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How the 14-Year-Rule for Lifetime Gifts Works

How the 14-Year-Rule for Lifetime Gifts Works

We’ve all heard of the 14-Year Rule for Lifetime Gifts, but how many know (remember?) how it works? This article examines the impact on inheritance tax liability when this rule is being applied – useful for CII R03, R06, AF1 and AF5 exam revision.

We know how a Potentially Exempt Transfer (PET) works: make a PET, live 7 years, and it’s exempt for IHT purposes.  Make a PET, die within 7 years, and it’s in your estate for IHT purposes and will use up part of the Nil-Rate Band (NRB) (or all, if it’s big enough).  (Remember to deduct the £3,000 annual allowances if they are available).

But, if someone has made a series of gifts, then each gift is looked at and assessed against its own 7-year period to work out how much NRB is available to offset against it.

So if a chargeable lifetime transfer (CLT) has been made (usually by making a transfer into a trust – other than a bare trust or a trust for a disabled person) up to 14 years before a settlor’s death, this could have an impact on the IHT liability of a PET that later fails.

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Year 1

Chargeable transfer is made.
This is potentially chargeable at 20% if no NRB is available, but let’s assume chargeable transfers have not been made in the previous 7 years, so a full NRB is available and the chargeable transfer made today is within this.

Year 6

PET is made (no immediate tax charge as it’s a PET)

Year 12

Death occurs.
The chargeable transfer made in Year 1 is made more than 7 years prior to death, so isn’t subject to IHT in itself.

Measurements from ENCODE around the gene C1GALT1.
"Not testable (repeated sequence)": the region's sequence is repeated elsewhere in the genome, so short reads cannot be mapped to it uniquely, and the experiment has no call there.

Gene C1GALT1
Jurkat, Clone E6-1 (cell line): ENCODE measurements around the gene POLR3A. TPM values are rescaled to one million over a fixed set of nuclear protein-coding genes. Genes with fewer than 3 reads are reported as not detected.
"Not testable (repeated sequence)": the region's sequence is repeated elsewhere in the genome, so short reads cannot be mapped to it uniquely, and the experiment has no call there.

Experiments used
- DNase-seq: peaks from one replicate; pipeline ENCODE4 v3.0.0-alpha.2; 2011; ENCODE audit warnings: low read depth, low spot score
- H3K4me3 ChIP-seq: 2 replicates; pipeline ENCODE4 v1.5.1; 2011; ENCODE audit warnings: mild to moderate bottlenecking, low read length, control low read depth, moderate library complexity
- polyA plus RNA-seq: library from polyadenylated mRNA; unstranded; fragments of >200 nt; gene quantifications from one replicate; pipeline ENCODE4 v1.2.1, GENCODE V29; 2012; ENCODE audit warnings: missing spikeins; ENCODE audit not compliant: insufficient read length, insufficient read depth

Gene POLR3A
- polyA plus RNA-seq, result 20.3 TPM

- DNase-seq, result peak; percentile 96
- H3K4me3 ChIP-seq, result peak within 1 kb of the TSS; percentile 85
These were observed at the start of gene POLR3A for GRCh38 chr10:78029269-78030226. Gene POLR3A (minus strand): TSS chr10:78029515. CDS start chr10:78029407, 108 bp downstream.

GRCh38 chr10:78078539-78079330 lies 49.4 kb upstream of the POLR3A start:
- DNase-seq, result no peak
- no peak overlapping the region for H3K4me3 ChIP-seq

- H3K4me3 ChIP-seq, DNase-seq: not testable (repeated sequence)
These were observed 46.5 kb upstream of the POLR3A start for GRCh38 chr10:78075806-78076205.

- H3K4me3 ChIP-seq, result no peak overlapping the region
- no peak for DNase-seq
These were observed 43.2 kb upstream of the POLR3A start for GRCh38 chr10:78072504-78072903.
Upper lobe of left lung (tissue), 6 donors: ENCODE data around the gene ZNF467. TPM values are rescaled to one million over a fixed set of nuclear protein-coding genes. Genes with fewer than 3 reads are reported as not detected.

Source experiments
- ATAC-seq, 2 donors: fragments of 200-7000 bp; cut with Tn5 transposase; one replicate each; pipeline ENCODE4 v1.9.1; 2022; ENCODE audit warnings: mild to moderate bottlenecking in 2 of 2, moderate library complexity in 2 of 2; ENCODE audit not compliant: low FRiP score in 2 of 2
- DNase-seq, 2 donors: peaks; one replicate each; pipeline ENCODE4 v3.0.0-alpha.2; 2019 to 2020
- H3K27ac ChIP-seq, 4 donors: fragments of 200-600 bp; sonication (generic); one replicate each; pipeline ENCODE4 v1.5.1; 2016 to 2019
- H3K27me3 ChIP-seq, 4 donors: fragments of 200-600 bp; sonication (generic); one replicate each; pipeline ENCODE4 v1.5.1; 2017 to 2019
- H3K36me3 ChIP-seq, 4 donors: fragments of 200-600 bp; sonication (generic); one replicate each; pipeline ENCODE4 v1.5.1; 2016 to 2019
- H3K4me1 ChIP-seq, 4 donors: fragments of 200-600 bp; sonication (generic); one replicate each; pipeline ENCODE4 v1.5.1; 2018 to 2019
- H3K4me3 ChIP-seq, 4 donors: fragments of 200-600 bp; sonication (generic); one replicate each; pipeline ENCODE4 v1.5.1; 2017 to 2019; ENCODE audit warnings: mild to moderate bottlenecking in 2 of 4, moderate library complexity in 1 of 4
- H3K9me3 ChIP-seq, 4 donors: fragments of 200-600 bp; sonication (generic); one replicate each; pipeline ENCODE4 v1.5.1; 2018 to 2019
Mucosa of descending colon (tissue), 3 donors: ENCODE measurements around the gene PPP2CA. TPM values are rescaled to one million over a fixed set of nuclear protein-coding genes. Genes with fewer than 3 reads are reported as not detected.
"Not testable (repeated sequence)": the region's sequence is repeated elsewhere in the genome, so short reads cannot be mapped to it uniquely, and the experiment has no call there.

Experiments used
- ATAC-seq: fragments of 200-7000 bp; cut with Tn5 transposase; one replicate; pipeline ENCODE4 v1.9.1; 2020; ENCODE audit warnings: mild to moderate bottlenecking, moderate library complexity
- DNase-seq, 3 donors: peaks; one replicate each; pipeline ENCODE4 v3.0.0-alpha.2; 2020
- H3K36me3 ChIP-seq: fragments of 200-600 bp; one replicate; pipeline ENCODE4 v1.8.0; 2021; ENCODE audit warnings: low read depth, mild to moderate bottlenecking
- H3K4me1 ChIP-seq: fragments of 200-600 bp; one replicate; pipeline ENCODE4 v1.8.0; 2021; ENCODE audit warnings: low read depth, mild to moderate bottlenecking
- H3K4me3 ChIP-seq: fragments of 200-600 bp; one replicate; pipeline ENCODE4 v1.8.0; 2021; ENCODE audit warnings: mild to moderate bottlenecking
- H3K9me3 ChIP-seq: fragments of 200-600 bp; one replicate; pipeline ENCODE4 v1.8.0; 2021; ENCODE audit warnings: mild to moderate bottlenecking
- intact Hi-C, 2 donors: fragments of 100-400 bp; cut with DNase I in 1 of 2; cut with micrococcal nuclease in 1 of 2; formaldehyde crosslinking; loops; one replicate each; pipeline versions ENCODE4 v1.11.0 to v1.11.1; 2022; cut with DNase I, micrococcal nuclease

However, when working out the tax due on the PET, which has become chargeable due to being made 6 years before death, the CLT made in the 7 years prior to it has to be taken into account and so does affect the amount of IHT payable.  (The estate is calculated ignoring the CLT, just taking into account the PET as normal).

Summing Up

In summary, a chargeable transfer will impact the NRB available to subsequent PETs if death occurs within seven years of the PET and 14 years of the chargeable transfer, so if there’s any possibility of clients making both CLTs and PETs, it’s important to be aware of the 14-year rule and if they can, it’s often better to make the PET before the CLT in particular if they can leave a good gap between them.

Grab the resources you need!

If you’re studying for your CII R03 exam, and you’re wondering how you’ll ever manage to pass, grab our free taster to try out one of Brand Financial Training’s mock exam papers for yourself.  Click the link to download the R03 mock exam taster now!

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Alternatively, you can download the taster for AF1AF5, or R06 if any of those exams is causing you to worry.